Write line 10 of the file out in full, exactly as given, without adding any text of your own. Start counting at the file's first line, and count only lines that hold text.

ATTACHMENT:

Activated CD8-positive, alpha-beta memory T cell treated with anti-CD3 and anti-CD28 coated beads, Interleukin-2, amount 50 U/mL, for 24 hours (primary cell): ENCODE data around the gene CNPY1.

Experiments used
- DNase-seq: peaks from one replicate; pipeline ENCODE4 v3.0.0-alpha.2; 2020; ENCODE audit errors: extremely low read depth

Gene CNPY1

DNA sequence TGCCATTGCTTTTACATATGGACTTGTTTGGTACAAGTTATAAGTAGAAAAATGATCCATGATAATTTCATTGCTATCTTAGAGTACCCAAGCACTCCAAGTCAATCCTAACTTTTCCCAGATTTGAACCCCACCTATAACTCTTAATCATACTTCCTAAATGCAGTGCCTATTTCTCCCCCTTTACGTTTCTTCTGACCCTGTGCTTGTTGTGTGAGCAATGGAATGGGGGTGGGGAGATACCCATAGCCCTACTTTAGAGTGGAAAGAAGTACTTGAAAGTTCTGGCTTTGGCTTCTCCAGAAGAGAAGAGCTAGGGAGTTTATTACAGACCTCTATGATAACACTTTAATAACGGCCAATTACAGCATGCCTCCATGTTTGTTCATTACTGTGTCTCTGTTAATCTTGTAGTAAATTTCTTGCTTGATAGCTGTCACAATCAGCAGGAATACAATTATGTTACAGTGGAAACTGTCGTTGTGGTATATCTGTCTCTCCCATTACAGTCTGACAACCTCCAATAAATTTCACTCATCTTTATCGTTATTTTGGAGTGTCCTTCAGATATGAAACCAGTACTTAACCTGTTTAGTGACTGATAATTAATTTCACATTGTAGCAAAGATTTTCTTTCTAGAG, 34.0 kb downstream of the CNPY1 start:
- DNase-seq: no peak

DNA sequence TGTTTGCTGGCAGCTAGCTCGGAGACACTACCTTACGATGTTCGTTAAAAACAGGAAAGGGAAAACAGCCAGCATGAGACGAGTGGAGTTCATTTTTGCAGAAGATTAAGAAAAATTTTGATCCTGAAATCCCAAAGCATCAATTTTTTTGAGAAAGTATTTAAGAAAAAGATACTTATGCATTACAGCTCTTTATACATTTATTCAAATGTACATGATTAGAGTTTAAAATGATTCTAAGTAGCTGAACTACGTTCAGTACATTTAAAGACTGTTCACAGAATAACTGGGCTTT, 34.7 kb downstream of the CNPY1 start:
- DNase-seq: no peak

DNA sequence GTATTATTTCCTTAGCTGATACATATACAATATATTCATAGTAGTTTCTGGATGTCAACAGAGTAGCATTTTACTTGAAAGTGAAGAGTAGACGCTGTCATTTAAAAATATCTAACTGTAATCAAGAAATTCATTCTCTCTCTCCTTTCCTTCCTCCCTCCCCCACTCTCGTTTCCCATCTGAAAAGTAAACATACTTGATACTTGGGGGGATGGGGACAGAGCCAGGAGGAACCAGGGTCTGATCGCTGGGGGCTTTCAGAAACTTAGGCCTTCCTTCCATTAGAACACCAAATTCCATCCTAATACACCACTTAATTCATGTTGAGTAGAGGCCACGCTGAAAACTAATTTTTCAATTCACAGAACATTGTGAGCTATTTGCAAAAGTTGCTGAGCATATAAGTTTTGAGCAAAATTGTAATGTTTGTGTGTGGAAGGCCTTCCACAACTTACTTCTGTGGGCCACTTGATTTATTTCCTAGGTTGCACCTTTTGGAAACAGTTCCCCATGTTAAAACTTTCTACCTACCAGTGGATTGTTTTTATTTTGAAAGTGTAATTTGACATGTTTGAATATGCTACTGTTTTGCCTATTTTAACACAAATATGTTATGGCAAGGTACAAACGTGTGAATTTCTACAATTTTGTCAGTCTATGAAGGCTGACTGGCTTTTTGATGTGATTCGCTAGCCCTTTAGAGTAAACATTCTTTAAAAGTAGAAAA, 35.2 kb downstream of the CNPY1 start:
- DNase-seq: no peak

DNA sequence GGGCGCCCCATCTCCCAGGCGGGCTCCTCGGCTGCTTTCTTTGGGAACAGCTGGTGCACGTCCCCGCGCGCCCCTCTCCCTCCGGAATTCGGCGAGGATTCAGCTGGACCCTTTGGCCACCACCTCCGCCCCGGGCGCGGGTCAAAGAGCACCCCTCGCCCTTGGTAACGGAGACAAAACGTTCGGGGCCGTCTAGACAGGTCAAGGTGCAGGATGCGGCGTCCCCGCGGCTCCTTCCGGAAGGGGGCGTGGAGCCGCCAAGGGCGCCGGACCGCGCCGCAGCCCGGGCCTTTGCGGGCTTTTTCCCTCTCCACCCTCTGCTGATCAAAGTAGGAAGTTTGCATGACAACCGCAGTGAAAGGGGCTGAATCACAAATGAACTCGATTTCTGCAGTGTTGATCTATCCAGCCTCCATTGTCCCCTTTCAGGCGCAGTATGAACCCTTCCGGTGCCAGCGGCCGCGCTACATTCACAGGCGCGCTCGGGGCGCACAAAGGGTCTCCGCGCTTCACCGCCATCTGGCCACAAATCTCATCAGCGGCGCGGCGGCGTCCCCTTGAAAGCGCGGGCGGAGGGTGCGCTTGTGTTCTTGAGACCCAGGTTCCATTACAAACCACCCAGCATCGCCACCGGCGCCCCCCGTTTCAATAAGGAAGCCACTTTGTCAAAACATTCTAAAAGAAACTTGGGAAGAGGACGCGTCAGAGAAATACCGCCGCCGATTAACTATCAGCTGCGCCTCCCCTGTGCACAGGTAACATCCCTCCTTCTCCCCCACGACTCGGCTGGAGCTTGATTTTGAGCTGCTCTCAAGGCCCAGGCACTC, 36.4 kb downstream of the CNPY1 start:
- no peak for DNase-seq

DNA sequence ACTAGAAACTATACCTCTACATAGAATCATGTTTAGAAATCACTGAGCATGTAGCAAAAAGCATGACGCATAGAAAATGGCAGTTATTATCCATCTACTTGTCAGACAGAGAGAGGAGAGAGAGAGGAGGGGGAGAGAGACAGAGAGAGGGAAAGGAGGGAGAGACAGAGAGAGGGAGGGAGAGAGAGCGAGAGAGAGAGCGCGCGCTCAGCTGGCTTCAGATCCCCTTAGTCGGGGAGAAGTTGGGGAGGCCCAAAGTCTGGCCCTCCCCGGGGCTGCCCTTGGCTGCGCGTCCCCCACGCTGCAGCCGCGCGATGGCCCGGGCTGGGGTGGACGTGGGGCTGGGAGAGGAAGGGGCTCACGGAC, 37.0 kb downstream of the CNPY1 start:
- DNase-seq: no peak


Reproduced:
- DNase-seq: no peak